John Chrysostom



John Chrysostom (347–407) was an Eastern church father and archbishop of Constantinople. He was born in Syrian Antioch and named John; he was known as Chrysostomos (“golden-mouthed”) because of his excellent speaking ability. His mother, Anthusa, was widowed at the age of twenty and refused to remarry in order to devote herself to her son’s education. John studied the Greek classics and rhetoric. For a time, John Chrysostom practiced law, but, after his baptism in 368, he became a monk.


After his mother’s death, John Chrysostom practiced a severely ascetic life. During this time, he spent two years living in a cave on a mountain near Antioch where he dedicated himself to memorizing the entire Bible. Finally, ill health forced him to abandon the hermit lifestyle. John Chrysostom was ordained in 386 and preached some of his best sermons in Antioch.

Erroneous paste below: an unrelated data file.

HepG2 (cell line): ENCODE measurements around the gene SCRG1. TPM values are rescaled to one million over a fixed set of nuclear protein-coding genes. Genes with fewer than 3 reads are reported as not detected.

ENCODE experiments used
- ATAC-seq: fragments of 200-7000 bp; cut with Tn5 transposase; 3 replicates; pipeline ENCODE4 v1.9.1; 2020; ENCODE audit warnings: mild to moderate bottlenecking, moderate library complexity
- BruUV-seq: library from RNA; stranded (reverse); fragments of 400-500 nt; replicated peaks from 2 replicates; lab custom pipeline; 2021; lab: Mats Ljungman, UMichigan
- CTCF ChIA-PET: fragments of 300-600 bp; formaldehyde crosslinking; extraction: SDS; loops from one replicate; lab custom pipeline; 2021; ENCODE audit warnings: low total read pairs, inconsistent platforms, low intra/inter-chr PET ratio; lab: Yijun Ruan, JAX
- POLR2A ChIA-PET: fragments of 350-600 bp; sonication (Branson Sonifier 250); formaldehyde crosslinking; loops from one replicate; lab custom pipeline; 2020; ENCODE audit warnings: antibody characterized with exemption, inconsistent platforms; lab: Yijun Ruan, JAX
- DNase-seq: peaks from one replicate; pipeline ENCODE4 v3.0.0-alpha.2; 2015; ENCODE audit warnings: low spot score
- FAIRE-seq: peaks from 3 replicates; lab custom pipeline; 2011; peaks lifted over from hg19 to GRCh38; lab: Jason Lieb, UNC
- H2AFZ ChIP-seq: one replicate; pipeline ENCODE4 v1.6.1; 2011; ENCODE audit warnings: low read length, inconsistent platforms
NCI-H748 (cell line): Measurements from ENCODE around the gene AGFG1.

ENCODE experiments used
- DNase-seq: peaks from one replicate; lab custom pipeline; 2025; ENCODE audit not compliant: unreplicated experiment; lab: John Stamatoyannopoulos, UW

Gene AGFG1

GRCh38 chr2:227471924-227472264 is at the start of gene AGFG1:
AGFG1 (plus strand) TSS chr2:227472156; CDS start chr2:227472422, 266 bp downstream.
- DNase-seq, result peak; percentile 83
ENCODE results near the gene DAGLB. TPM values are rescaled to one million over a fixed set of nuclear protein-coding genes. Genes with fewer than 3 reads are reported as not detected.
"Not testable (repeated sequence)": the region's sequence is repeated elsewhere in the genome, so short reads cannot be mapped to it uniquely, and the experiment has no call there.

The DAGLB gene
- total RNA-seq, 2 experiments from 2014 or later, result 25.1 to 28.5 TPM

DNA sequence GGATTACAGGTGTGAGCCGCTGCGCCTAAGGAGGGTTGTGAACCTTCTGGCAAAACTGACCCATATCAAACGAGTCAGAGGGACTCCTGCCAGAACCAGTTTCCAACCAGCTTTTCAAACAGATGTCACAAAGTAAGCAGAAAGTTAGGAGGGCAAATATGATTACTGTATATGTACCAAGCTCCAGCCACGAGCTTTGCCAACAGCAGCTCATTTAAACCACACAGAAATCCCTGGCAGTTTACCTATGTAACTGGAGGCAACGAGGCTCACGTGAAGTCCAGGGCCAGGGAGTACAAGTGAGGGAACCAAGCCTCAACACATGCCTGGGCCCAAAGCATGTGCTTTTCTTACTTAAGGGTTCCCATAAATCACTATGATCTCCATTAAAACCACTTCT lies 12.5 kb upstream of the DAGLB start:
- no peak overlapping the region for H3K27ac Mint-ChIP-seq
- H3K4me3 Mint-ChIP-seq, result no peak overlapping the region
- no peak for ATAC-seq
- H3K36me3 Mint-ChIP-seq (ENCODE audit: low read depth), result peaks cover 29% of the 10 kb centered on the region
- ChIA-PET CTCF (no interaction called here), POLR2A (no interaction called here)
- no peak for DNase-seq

More than 600 of John’s homilies and sermons still exist today. Most are expositions of Paul’s epistles, emphasizing the practical application of their meaning to the people of his day. Chrysostom loved Paul, calling him the “vessel of election” and the “trumpet of heaven.”

Preaching was to him a labor of love. Moral reformation of the people was the end he had in view: “A single man inflamed with zeal was sufficient to reform a whole people” (St. John Chrysostom, Sermon to the people of Antioch, 5, 12). The source of his eloquence was the holy scripture and his knowledge of the people. The source of his influence over his flock was not so much his eloquence as his love of souls.


With fraternal affection,


Fr. Homero C